2.  Do not use high resolution.

Changing resolution from normal (300) to fine (600) dpi creates rather large files and makes things much more complicated. Using 600dpi resolution creates A1-scans of PDF-size 16mb. And if you open that file and make some changes you end up with 200+ mb workspace and 150mb files. Which are just too much.  Using 300dpi has enough resolution for normal model aeroplane plans.

3. Use backing paper if plan is really fragile.

Use normal A0/A1-roll paper as backing if plan is almost schreds. Just tape leading edge of plan to paper with small pieces of tape (3M Magic Scotch). Note that use as small amount of tape as possible and only on leading edge. By leading edge I mean the edge which goes into scanner.

really brittle plan with all kinds dents.

taped to paper, nicely and safely waiting for scan

4. If plan is vintage drafting paper then do following

  • scanner can do wonders with yellow tint removal, but it cannot help translucent drafting paper hue. You can try to use backing paper to make effect smaller, but it does not work well enough

Plain Grayscale CAD

Graysale CAD with paper backing.

  • Get adobe photoshop, elements is just fine and use Levels-tool. Move white end from right side to the left part of black curve. See below.

Using levels

And then you get much more clear plan.

Good enough.

The plan in question and further info of this nice -30’s biplane can be found here.

Large format scanning & mini-review of Contex SD One MF 36″

I have always been struggling with finding original aeroplane plans. Normally you do not find them despite that almost everyone at field and in events says ‘yeah you just go there, plans are there’. Typically I get comments like ‘yeah I saw the plans there in seventies, they must be still there’. Once I found out that the building where they were supposed to be had been demoslished decade ago.

Anyway, the key question is getting the plan. Then second question is to get plan in electronic form. ie. to scan it. You can get that service from printshops but there are couple issues. a) it is expensive, typical cost for scanning full size plane plans is around 200-300€. b) those printshops do not concentrate when they scan plans. They do not worry things like scale, is paper straight, …. Producing scans which are not optimal.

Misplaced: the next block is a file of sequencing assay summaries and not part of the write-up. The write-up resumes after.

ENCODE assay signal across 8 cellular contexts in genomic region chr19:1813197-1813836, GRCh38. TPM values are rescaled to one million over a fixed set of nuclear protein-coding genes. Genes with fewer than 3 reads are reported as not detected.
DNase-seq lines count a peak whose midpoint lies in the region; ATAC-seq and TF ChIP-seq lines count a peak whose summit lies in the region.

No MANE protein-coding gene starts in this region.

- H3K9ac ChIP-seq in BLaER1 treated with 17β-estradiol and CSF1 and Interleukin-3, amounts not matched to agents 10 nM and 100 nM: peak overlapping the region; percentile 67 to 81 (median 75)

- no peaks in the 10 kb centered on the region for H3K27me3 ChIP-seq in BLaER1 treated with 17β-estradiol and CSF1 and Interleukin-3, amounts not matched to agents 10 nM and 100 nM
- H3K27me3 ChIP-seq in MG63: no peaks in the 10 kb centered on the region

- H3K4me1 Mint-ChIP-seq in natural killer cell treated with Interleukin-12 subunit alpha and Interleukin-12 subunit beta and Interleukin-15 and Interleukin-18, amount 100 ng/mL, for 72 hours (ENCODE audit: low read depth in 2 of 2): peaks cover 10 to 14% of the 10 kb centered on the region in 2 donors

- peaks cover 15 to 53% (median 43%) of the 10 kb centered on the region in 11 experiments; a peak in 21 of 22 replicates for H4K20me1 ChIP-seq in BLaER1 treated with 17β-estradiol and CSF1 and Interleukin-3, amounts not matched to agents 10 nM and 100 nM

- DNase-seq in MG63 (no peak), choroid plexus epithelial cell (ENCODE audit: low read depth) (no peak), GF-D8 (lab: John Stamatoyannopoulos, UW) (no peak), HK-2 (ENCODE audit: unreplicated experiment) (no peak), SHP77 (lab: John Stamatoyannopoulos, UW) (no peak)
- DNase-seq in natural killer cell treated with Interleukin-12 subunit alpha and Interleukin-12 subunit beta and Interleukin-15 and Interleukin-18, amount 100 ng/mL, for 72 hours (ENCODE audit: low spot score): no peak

To solve this issue I have been dreaming of getting own full size scanner. They are really expensive and large, requiring storage space. But all this has now changed. Contex introduced slightly smaller unit couple years ago and the price is not totally out of reach. Product was named Contex SD One, then upgraded to SD One+ and finally SD One MF. Scanner comes in three sizes 24″, 36″ and 44″ with 36″ corresponding A0-roll size. Colortrac introduced similar model. Contex SD One MF model has also large screen allowing non-tethered use and scanning to network and usb stick. This is actually quite important as it reduces amount of stuff needed to make scans.

Couple months ago I decided to purchase Contex SD One 36″ MF. Main reason is to be able to make scans of original plans to allow more precise models. Also I want to get full control of workflow eliminating printshops and the errors they seem to cause. Scanning is obviously more economical per page, but the cost of scanner itself is still huge for hobby company.  Being portable allows me to drag scanner to museums and make scans there. Also it allows me to store scanner away when not used.

Scanner arrived couple days ago. Packaging is rather large as axpected, unit weighs approx 12kg so it is not lightweight. When setting scanner up I noticed that the scanner activation key was incorrect. It was key for some other scanner as the serial number and model was incorrect. Also, I simply do not understand why this activation was necessary. Quick call to local Contex representative and couple days wait solved this issue with new activation key. One should note that you can use scanner which has not been activated, there is 50h usage limit and I do not know what happens if that is exceeded. While setting scanner up I noticed that it kept hanging up occasionally. I guess that this was caused by factory installed firmware version, 4.0.1-002. I updated firmware to 4.0.1-010 which can be found at Contex website. Updating was straightforward and painless procedure.

User interface of scanner is rather nice. There are no keys in scanner and everything is done via rather large touchscreen which is extremely responsive. I could enjoy better contrast, but all in all screen is great. Also there are limited editing possibilities (preview, adjust, crop and annotate, contrast, color, …) via screen, which I have not tried. Update 2018-02-20 : I have tried editing functions and they actually work rather well. But they are slow.